Chinese diplomat takes aim at the blame game in Metro Vancouver real estate

December 13, 2016

By Chuck Chiang, Vancouver Sun |

The top Chinese diplomat in Vancouver says condemnation of Chinese investment in B.C. real estate is fuelling a backlash against immigrants from China.

Liu Fei has not avoided controversy, unlike Chinese consuls general before her.

And on Tuesday, she waded into the debate with a plan to counter the negative publicity.

Liu says her office will launch a series of campaigns and media events next year to promote Chinese and Chinese-Canadian contributions to B.C.

She hopes the campaign will defuse tension that has built over the past few years.

Liu said she believes even those with the strongest animosities can be convinced.

“We have to tell people about the realities of the Canada-China relationship,” Liu said. “Our interactions in economics, trade, education and culture benefit many people on both sides, and I believe those people who object will change their views if they see that.”

Racists flyers were delivered in two incidents in Richmond last month, including one portraying a Caucasian family looking at a Chinese-owned mansion with the caption: “Immigration has turned into the plunder of Canada.” Some Richmond residents held counter-rallies.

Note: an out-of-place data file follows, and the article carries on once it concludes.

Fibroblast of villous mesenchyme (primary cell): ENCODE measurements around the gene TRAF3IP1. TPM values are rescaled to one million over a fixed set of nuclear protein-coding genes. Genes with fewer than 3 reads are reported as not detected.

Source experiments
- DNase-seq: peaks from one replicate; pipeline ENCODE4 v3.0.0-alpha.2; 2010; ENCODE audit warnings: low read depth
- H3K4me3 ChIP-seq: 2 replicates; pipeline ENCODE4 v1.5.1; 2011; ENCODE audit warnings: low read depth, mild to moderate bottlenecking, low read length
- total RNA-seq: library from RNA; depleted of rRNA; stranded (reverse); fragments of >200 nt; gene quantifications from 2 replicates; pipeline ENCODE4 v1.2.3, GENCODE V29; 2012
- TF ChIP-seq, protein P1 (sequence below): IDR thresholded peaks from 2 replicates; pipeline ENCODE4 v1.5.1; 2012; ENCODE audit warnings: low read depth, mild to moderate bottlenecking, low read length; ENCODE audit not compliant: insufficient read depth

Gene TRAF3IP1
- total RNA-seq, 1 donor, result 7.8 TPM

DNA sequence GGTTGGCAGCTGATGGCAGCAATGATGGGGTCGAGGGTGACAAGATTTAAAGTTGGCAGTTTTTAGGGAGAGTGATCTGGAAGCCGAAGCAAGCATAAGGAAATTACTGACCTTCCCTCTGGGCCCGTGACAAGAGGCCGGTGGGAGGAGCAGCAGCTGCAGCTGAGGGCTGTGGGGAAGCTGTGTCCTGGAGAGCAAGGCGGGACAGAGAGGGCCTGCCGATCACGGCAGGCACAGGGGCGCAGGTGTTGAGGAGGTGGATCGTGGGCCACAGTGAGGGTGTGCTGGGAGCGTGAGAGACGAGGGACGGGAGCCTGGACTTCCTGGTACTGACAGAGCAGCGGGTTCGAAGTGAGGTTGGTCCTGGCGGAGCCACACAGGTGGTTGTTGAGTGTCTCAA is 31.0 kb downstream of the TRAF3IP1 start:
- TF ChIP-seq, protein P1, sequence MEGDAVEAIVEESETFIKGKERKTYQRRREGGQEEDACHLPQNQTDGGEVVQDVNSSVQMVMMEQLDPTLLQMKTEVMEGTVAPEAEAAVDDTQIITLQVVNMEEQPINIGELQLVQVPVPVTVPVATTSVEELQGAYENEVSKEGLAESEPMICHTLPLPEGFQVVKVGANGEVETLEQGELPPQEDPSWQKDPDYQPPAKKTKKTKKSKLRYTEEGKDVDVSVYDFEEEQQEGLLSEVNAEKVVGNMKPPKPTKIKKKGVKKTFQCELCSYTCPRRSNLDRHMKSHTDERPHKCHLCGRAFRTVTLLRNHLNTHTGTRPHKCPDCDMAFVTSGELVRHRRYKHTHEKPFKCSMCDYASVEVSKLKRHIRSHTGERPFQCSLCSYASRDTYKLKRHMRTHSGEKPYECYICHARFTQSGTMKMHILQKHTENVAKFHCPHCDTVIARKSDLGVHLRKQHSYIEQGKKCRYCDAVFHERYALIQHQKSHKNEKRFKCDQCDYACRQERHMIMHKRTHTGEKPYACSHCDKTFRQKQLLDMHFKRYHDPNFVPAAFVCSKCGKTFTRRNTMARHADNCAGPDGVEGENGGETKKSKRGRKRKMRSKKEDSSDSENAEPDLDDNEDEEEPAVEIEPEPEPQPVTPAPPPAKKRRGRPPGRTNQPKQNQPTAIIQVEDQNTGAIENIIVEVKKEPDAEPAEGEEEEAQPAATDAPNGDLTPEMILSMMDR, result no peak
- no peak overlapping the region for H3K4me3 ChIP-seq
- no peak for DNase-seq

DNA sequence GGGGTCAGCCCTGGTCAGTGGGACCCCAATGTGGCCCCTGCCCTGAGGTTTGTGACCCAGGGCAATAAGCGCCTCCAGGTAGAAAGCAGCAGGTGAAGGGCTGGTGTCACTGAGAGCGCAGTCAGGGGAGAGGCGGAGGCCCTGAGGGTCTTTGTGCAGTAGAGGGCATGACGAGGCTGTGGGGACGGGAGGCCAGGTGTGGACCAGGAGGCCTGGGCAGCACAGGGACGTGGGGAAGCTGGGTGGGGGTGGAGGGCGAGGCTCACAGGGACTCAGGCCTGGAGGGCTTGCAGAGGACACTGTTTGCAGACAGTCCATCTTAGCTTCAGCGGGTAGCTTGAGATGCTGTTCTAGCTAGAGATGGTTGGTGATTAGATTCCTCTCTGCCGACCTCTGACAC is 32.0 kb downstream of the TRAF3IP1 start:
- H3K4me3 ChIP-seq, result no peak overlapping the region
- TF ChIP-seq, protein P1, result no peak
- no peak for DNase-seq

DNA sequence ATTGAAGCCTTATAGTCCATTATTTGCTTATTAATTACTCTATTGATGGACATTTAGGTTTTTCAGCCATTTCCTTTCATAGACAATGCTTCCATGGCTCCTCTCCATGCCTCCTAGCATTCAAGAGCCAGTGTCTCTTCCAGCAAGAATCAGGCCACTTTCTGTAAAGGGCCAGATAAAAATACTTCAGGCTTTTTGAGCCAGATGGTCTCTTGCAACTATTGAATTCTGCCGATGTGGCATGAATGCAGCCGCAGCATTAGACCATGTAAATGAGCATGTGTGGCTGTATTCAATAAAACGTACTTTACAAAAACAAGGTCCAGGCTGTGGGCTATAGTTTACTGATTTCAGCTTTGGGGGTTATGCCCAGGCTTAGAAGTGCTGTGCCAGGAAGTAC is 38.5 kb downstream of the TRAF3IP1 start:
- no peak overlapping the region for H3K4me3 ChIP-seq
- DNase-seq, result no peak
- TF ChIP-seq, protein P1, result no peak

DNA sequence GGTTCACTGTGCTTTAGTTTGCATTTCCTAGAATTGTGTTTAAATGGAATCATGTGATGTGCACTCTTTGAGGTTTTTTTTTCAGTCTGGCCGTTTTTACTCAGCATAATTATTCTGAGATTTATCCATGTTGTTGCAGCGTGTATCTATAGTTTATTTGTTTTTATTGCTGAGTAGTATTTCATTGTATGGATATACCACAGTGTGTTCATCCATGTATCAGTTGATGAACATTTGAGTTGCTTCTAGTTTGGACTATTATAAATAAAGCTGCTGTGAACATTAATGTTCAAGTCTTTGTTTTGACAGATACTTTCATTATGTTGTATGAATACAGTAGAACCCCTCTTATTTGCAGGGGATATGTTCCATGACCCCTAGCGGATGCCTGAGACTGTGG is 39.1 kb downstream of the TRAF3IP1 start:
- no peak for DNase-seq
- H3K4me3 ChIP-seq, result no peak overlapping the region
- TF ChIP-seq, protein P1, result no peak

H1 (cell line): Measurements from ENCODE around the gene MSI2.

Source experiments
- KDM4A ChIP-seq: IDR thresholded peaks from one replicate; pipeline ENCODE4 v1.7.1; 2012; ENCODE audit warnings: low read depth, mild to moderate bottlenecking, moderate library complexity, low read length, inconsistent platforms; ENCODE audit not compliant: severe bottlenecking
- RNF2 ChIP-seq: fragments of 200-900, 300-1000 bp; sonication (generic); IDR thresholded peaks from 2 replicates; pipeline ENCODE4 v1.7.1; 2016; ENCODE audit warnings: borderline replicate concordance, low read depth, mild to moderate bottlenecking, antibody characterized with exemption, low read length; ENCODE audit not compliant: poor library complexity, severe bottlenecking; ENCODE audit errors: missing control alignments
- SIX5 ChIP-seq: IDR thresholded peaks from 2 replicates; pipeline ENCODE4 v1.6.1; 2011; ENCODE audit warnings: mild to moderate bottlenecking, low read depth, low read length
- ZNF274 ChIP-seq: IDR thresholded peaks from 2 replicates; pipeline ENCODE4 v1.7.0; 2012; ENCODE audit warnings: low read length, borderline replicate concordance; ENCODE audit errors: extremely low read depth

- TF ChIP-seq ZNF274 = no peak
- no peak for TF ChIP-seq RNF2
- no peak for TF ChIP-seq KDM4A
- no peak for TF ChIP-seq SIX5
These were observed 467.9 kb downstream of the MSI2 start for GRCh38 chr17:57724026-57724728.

Globally, Beijing has been increasingly vocal about the well-being of overseas Chinese communities, with embassies and consulates taking more visible roles among local Chinese-speaking people regardless of their citizenship.

An Economist report noted after an anti-Chinese protest in Kuala Lumpur last fall that China’s ambassador to Malaysia said the Beijing “will not sit by idly” if its citizens’ rights are violated. Yet the vast majority of ethnically Chinese people in Malaysia are Malaysian citizens whose ancestors arrived more than a century ago.

Former Vancouver councillor Tung Chan, who has been active in the Chinese-Canadian community since 1974, said Chinese governments in the past century have always regarded overseas Chinese as their own.

So, while he has not seen a Chinese diplomatic mission this active in Vancouver before, Chan said it is not surprising.

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